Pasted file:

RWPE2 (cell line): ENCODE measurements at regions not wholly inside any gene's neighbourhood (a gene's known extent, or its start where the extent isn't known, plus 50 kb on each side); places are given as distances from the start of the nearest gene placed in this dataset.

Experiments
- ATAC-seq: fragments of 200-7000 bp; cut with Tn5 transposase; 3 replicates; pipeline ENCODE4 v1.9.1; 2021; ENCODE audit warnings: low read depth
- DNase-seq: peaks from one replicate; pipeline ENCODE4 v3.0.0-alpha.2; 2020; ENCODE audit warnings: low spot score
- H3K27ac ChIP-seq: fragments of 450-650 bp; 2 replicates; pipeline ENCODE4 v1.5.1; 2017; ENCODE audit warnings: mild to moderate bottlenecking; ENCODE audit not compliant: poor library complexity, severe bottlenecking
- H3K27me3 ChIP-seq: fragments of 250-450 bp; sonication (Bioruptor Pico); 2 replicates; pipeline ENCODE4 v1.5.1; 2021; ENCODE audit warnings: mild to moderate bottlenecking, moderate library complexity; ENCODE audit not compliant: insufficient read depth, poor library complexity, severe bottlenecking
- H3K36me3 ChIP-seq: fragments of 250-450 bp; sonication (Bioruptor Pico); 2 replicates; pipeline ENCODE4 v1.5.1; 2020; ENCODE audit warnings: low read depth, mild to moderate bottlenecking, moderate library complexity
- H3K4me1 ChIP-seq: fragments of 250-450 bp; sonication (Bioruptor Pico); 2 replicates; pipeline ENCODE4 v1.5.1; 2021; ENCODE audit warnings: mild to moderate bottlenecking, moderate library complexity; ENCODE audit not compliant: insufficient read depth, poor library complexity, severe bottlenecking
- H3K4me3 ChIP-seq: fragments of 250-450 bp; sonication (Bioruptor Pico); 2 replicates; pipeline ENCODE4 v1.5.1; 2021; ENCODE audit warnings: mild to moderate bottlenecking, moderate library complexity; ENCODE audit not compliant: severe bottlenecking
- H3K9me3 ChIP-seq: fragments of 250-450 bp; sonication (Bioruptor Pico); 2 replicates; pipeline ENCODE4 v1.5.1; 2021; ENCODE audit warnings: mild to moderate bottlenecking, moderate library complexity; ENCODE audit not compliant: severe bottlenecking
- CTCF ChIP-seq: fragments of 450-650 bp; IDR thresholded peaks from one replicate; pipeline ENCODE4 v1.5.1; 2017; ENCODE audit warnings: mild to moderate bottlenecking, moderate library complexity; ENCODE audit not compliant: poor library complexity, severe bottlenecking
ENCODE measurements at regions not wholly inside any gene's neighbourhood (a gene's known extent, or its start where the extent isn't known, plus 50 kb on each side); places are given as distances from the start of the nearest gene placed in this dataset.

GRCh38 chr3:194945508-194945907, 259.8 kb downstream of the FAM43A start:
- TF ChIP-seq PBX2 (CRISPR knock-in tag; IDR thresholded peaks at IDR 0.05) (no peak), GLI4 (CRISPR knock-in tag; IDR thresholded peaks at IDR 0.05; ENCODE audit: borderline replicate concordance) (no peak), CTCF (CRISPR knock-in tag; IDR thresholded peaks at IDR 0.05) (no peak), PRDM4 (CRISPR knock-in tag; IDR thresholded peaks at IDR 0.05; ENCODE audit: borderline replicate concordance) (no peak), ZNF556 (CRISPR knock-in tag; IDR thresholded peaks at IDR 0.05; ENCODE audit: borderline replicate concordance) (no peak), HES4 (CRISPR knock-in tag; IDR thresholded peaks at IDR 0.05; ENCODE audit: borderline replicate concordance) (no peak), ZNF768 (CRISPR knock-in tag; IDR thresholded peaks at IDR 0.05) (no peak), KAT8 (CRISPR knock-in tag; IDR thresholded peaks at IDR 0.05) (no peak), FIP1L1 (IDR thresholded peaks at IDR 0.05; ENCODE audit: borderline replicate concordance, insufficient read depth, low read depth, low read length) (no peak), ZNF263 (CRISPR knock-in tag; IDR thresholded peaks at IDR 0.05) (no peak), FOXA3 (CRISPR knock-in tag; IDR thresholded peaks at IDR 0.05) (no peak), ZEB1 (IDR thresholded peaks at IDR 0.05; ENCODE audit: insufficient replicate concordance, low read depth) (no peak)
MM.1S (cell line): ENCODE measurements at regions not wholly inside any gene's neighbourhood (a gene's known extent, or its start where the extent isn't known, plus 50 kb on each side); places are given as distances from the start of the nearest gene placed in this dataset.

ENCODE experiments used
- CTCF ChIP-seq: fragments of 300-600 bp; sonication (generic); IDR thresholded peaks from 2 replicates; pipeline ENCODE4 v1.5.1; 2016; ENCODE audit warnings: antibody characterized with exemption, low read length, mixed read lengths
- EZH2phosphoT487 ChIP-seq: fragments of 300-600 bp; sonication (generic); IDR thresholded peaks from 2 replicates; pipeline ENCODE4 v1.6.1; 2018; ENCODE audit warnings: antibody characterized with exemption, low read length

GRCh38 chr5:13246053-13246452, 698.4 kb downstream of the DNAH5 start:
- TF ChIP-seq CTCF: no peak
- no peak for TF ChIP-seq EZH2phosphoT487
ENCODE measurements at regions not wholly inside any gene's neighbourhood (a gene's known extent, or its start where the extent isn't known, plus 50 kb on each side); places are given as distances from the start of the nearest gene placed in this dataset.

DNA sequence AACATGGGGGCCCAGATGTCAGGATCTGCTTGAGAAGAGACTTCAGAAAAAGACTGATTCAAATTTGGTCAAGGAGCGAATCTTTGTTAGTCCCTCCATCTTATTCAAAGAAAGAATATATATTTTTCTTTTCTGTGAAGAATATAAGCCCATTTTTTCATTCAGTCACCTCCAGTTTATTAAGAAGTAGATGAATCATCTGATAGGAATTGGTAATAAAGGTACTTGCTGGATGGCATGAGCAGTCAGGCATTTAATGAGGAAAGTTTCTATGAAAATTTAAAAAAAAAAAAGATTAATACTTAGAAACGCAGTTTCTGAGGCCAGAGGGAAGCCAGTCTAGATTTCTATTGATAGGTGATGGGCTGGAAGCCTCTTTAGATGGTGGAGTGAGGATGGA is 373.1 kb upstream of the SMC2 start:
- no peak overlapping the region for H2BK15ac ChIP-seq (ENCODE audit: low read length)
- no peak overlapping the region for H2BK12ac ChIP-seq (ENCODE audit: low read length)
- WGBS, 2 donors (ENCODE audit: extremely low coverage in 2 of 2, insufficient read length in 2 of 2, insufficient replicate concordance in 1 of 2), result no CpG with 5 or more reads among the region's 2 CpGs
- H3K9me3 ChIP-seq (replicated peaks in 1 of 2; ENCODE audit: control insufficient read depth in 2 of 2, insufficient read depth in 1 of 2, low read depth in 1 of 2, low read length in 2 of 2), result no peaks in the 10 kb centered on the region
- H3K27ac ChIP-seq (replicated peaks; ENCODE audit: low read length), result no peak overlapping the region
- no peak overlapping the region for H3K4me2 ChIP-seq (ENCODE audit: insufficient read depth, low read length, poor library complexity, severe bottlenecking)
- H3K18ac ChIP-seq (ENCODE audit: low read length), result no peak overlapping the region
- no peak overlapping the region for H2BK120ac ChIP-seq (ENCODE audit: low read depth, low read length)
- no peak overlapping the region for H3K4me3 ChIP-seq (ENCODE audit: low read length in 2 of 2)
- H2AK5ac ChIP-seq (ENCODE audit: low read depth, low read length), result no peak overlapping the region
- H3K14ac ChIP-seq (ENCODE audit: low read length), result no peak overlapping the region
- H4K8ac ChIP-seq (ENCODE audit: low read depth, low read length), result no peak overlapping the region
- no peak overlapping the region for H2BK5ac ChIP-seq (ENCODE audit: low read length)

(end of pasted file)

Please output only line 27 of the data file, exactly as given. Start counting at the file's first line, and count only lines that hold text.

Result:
- H3K9me3 ChIP-seq (replicated peaks in 1 of 2; ENCODE audit: control insufficient read depth in 2 of 2, insufficient read depth in 1 of 2, low read depth in 1 of 2, low read length in 2 of 2), result no peaks in the 10 kb centered on the region